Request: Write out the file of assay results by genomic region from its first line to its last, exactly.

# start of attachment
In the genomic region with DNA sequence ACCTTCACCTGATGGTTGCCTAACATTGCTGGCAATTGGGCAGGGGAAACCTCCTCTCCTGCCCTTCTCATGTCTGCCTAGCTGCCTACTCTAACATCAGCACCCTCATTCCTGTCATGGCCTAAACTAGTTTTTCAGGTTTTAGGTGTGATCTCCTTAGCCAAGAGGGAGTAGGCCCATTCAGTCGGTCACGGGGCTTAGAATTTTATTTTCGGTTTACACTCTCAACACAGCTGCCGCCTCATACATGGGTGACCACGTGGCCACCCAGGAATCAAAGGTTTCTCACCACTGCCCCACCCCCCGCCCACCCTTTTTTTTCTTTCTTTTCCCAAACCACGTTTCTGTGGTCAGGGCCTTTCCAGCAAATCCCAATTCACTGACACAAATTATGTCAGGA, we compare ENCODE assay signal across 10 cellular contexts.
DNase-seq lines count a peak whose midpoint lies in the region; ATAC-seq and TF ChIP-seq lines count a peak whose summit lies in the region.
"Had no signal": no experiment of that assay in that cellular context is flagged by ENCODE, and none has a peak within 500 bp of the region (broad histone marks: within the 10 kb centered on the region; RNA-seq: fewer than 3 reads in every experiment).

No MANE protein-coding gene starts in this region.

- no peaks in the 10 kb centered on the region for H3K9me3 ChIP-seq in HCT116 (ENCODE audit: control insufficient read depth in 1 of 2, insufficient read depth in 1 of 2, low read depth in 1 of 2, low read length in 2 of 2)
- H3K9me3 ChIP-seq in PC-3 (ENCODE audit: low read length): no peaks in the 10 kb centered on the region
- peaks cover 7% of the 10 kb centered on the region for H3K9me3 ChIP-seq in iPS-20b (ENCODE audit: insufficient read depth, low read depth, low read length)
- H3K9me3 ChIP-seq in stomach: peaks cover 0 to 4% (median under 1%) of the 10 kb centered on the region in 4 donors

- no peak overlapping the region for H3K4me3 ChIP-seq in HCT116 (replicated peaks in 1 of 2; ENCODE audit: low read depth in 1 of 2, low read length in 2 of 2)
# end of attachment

In the genomic region with DNA sequence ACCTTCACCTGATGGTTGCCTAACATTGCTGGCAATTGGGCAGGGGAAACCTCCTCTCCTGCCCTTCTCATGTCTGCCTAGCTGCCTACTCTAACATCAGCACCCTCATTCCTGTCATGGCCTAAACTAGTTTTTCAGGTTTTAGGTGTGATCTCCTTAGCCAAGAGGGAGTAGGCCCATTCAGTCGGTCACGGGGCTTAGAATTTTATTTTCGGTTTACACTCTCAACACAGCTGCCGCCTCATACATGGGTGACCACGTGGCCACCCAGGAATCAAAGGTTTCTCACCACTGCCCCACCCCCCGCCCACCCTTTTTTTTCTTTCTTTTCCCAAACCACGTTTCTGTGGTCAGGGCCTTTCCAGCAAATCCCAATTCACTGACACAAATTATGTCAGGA, we compare ENCODE assay signal across 10 cellular contexts.
DNase-seq lines count a peak whose midpoint lies in the region; ATAC-seq and TF ChIP-seq lines count a peak whose summit lies in the region.
"Had no signal": no experiment of that assay in that cellular context is flagged by ENCODE, and none has a peak within 500 bp of the region (broad histone marks: within the 10 kb centered on the region; RNA-seq: fewer than 3 reads in every experiment).

No MANE protein-coding gene starts in this region.

- no peaks in the 10 kb centered on the region for H3K9me3 ChIP-seq in HCT116 (ENCODE audit: control insufficient read depth in 1 of 2, insufficient read depth in 1 of 2, low read depth in 1 of 2, low read length in 2 of 2)
- H3K9me3 ChIP-seq in PC-3 (ENCODE audit: low read length): no peaks in the 10 kb centered on the region
- peaks cover 7% of the 10 kb centered on the region for H3K9me3 ChIP-seq in iPS-20b (ENCODE audit: insufficient read depth, low read depth, low read length)
- H3K9me3 ChIP-seq in stomach: peaks cover 0 to 4% (median under 1%) of the 10 kb centered on the region in 4 donors

- no peak overlapping the region for H3K4me3 ChIP-seq in HCT116 (replicated peaks in 1 of 2; ENCODE audit: low read depth in 1 of 2, low read length in 2 of 2)